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CyberserfdomI am travelling this week, teaching in beautiful Wales. I should be enjoying the inspiring sea views and engaging with my brilliant students on their intensive residential marketing course.  But instead I’m thinking about what’s going on back at the office.

How I’m going to keep in touch.

We are all slaves to the technology

I am a slave to technology. A cyberserf.

Emails. Voicemails. Texts.  Messenger. Snapchat. Wireless 3G and 4G. Internet enabled watches.  It’s all supposed to make my life easier, but actually if I’m not careful it can make for a 24 hour constant-contact hell. About half of all Americans check their smartphone several times an hour, and 61% keep it close to them even when they’re sleeping.

We text whilst we’re driving and we’re killing people.

We go out to a restaurant, and we ignore our nearest and dearest because we can’t put our phones down.

We only pay half attention to our kids because we’re busy checking our emails.

And when in a stadium filled with music, we don’t actually watch and engage with the artists, we pay more attention to filming it.

It’s called device creep, and the best article I’ve ever read on the topic of Cyberserfdom was published in the New York Times way back in 2001.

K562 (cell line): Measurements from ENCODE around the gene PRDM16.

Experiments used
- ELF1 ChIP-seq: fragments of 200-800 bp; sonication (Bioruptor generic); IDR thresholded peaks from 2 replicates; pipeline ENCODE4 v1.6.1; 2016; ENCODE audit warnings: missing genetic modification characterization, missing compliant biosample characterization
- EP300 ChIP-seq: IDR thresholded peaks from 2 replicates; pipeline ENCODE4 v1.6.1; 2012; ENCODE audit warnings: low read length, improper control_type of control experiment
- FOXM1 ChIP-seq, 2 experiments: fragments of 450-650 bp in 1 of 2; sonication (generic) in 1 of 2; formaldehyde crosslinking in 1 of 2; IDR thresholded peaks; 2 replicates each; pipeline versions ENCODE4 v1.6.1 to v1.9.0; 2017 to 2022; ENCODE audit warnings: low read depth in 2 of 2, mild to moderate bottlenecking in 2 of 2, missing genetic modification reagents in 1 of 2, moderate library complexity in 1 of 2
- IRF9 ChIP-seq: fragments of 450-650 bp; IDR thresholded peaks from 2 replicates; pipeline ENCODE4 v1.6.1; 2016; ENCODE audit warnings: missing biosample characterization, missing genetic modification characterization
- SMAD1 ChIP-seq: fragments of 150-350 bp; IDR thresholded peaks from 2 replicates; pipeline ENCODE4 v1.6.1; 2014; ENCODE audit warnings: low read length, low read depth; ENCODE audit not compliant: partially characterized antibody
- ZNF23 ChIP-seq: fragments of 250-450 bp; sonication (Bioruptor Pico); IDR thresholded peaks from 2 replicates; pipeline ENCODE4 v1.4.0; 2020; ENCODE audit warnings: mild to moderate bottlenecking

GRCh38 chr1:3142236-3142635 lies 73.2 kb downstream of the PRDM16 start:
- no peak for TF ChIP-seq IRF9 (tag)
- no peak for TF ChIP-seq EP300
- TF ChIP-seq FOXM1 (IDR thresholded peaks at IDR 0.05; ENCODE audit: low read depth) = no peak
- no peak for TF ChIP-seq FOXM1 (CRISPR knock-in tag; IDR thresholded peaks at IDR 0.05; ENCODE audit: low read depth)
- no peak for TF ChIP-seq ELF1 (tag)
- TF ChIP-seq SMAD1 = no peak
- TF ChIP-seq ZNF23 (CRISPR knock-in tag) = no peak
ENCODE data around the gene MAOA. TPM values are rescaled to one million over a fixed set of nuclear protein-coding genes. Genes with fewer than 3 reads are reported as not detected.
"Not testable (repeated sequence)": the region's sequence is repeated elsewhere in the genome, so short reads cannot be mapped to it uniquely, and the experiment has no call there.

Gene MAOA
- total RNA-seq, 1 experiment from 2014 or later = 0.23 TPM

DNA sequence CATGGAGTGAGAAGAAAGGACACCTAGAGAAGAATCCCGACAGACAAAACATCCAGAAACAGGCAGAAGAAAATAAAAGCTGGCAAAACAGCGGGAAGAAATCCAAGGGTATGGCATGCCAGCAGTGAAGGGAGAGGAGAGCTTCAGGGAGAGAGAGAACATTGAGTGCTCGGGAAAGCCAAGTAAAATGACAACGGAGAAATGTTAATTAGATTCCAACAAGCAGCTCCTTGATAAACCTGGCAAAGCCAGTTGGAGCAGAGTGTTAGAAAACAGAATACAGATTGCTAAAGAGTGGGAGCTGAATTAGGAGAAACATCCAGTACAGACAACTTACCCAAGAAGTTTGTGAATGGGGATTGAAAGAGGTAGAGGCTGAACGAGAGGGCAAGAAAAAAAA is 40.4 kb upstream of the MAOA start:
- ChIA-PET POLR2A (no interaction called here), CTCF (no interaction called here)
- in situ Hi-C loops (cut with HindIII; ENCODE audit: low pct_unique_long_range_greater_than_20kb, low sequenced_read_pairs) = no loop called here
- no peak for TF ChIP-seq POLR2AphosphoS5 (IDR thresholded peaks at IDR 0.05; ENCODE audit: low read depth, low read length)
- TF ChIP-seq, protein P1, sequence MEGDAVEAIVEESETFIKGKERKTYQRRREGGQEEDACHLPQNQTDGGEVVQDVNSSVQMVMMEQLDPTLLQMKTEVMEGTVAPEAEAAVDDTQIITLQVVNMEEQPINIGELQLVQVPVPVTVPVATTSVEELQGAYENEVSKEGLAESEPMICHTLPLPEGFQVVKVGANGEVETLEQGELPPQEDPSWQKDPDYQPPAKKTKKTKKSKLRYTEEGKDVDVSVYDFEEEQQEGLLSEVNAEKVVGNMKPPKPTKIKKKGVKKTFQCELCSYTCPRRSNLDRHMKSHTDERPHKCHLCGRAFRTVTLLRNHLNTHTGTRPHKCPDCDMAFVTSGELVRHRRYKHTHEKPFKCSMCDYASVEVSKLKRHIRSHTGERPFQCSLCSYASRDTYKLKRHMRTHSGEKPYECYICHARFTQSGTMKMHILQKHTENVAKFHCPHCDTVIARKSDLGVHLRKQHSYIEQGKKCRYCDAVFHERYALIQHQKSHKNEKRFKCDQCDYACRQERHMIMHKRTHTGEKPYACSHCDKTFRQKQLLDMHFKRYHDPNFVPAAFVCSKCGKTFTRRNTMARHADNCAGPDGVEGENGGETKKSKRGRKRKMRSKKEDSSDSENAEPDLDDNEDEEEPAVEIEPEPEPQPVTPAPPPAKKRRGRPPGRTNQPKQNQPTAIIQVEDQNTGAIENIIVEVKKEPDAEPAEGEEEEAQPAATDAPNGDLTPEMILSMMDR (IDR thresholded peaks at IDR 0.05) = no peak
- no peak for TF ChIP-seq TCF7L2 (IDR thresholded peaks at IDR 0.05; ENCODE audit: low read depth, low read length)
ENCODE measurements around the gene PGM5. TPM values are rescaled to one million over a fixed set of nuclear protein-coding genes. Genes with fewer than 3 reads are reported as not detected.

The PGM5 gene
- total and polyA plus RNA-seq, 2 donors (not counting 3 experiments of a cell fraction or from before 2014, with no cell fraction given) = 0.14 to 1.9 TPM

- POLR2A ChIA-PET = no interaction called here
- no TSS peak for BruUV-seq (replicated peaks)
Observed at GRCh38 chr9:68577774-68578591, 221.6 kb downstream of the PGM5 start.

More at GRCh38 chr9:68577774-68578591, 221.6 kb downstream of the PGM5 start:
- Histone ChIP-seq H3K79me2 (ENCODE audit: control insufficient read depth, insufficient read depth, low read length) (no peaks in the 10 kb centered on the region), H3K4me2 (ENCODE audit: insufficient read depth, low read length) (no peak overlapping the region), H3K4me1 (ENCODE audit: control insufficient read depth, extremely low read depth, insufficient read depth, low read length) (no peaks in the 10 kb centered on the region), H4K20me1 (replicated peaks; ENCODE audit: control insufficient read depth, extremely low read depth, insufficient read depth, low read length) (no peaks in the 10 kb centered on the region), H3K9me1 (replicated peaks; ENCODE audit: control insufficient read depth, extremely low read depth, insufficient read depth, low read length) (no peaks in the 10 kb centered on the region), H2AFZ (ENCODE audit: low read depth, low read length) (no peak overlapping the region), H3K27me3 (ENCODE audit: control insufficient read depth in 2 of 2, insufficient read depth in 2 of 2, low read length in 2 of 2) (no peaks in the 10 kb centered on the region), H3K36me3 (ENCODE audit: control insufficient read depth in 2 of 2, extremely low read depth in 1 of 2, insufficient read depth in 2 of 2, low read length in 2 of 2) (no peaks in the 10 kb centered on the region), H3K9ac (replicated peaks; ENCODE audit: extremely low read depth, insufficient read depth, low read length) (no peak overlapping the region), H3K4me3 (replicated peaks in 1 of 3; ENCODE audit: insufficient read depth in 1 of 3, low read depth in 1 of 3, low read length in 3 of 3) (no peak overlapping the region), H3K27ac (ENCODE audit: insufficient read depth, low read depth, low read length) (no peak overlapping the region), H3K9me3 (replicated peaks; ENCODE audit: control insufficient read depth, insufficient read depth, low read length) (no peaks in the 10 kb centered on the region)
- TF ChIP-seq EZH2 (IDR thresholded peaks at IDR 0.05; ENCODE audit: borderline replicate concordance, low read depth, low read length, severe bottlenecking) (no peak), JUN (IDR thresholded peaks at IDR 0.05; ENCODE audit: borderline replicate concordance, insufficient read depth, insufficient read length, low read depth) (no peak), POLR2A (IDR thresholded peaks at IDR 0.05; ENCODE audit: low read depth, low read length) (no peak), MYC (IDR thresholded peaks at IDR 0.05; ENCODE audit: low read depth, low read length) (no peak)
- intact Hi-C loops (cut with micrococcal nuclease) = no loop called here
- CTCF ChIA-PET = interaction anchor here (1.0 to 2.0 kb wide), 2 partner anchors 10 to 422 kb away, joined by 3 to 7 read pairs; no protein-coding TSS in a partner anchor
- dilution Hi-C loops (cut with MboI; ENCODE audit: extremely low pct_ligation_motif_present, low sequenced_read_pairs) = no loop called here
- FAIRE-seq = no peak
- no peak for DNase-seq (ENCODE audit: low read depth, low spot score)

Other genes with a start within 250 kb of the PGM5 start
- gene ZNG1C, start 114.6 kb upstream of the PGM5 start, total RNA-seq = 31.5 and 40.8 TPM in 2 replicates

I’ve just had a chance to re-read it, and it still rings true.

But it isn’t all bad… is it?

I reckon technology is a bit like chocolate. On the one hand, it’s addictive, and too much can make you sick.  Once you open up the wrapper you’ll binge on it til it’s gone. And for some creatures, like dogs, it’s toxic.

But chocolate also has health giving properties. It can be inspiring, and make you smarter. It’s comforting.

Ironically, technology can help us take even more  control of our lives rather than make us cyberslaves. Make it easy for us to keep in touch with distant friends, provide a way to meet new lifetime partners, and even keep us fit. A bit.

So, what’s the bottom line?

The answer is easy, really. A bit like when you get a big box of chocolate for your birthday.

It isn’t right for me to react to and be driven by the technology, but rather for the technology to adapt to me, and the way I want to work.

 

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